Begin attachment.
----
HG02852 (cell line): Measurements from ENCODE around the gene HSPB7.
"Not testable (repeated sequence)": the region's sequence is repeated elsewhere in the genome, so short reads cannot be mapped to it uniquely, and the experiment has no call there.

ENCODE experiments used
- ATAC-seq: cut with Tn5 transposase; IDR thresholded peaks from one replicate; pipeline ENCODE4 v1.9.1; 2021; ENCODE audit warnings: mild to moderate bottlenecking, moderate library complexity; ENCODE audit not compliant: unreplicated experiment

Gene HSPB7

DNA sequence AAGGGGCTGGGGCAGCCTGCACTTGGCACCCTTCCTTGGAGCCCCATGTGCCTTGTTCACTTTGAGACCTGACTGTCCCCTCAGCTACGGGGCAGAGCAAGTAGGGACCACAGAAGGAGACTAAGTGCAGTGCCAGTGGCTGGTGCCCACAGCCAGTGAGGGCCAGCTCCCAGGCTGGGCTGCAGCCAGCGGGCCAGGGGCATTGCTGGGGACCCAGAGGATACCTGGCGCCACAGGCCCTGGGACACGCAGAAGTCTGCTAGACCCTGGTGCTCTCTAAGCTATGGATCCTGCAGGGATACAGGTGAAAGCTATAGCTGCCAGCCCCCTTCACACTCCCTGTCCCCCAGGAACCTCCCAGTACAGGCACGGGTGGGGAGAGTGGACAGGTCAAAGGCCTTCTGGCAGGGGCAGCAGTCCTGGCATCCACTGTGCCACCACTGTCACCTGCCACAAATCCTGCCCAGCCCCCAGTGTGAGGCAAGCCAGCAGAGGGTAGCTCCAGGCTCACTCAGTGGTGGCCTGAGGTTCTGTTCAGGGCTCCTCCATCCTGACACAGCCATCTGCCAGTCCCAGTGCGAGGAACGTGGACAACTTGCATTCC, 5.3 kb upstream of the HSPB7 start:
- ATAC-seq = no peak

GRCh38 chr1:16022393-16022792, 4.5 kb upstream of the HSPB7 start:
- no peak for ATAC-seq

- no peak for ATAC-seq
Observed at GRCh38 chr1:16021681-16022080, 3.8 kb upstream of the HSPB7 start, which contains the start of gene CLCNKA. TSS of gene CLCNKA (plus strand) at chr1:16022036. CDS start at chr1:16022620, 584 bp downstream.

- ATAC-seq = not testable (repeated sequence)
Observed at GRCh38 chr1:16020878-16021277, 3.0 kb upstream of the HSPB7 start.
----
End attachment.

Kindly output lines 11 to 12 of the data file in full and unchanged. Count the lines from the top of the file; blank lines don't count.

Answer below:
Observed at GRCh38 chr1:16021681-16022080, 3.8 kb upstream of the HSPB7 start, which contains the start of gene CLCNKA. TSS of gene CLCNKA (plus strand) at chr1:16022036. CDS start at chr1:16022620, 584 bp downstream.

- ATAC-seq = not testable (repeated sequence)